Broadening the analysis could also help PVC. The polymer's durability and resistance to degradation 'are essential components for long-term product applications,' says Mr Leadbitter, while its 'ability to be recycled in controlled loops back into similar applications is fundamental to the principles of sustainability' - though that promise is still a long way from being realised (see below).
Shifting towards sustainability
Hydro Polymers has grappled with the concept of sustainable development by enlisting the help of Swedish consultancy The Natural Step. Indeed, information on the partnership dominates the homepage of Hydro Polymers' corporate and UK websites.
The relationship's roots go back to 1997, when a small group of UK retailers threatened to stop using PVC in their products and packaging. Under the chairmanship of Forum for the Future's director Jonathon Porritt, and with EVC and Hydro Polymers joining the retailers, the so-called PVC co-ordination group produced an 'environmental charter' for UK PVC manufacture two years later.
The charter committed the two manufacturers to several goals, including an attempt to define what 'sustainable PVC' might look like. This was done by judging PVC's environmental performance against the basic principles of The Natural Step.
This analysis identified five key challenges for the industry which, if addressed proactively, would mark a significant shift towards sustainability - while also aiming to deliver business benefits:
- The industry should commit itself to becoming carbon neutral in 25-30 years.
- It should make a long-term commitment to a closed-loop system of PVC waste management.
- Releases of persistent organic compounds, such as dioxins, from the whole life cycle must not result in systematic increases in background concentrations.
- Any additives that can accumulate in nature or whose toxicity is uncertain should be phased out over the long term.
- Awareness of sustainable development should be increased across the industry, and all stakeholders should be involved.
Since then, the momentum seems to have been lost at EVC, now part of the Ineos chemicals group. EVC's environment manager Roger Mottram says that the company's efforts are focused on the Vinyl 2010 initiative which it regards as 'moving in the direction that The Natural Step says we should move in.' The initiative is currently chaired by EVC's commercial director David Thompson.
However, in 2001 Hydro Polymers launched a sustainable development programme for PVC, based on The Natural Step's principles, which is more challenging than Vinyl 2010.
Two years on, the company has benchmarked its inputs and outputs and set itself key performance indicators. Parent company Norsk Hydro has allocated some £4.25 million to sustainability projects across the division for 2003 and 2004, over and above its capital and maintenance budgets.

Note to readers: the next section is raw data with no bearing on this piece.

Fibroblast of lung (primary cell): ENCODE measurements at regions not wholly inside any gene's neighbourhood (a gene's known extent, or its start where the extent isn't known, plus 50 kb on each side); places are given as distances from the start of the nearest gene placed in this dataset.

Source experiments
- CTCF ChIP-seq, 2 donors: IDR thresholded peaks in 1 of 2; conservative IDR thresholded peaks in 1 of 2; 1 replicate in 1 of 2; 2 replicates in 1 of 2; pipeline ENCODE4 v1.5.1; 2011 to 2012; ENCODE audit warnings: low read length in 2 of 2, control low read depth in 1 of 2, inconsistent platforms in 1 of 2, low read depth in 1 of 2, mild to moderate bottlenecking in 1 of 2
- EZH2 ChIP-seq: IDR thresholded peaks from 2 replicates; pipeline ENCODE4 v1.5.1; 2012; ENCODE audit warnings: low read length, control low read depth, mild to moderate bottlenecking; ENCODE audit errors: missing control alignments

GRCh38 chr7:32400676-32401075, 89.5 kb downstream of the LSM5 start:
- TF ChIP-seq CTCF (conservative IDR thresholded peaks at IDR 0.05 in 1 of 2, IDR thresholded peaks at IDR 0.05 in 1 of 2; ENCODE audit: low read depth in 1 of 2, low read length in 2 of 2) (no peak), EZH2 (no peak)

On the face of it, Hydro's aim to strive towards carbon neutrality within 25-30 years is a huge challenge for such an energy-intensive business.
Some service sector companies, such as the Co-operative Bank and B&Q, claim that their services are almost carbon neutral - mainly through purchases of electricity derived from renewable sources, or by offsetting emissions using carbon sequestration programmes such as tree planting. So far, though, few manufacturing companies can make the same claim.
However, Hydro starts with some advantages. Firstly, the proportion of hydrocarbons in PVC is roughly half that in other polymers because PVC also has a high chlorine content. And secondly, unlike Ineos' chlorine plant at Runcorn, which accounts for 1% of the UK's entire electricity consumption, its chlorine plants in Norway benefit from carbon-free hydro-electric power.
Even so, the company has a long way to go to reach its goal. It installed two combined heat and power plants at Newton Aycliffe between 1994 and 2000 - cutting annual CO2 emissions from 110,000 to 50,000 tonnes while PVC production almost doubled. Today, the site generates all its own steam and two-thirds of its electricity.
The company estimates that some 640kg of carbon dioxide is generated for every tonne of PVC produced, from the manufacture of vinyl chloride monomer to delivery of the PVC resin to the customer. Its target is to reduce this by 50kg by 2005, cutting annual CO2 emissions by 20,000 tonnes.
It would be interesting to know how these figures compare with those for EVC and other PVC manufacturers. However, Hydro's use of hydroelectricity means that its total carbon emissions, including those from chlorine manufacture, are likely to be relatively low.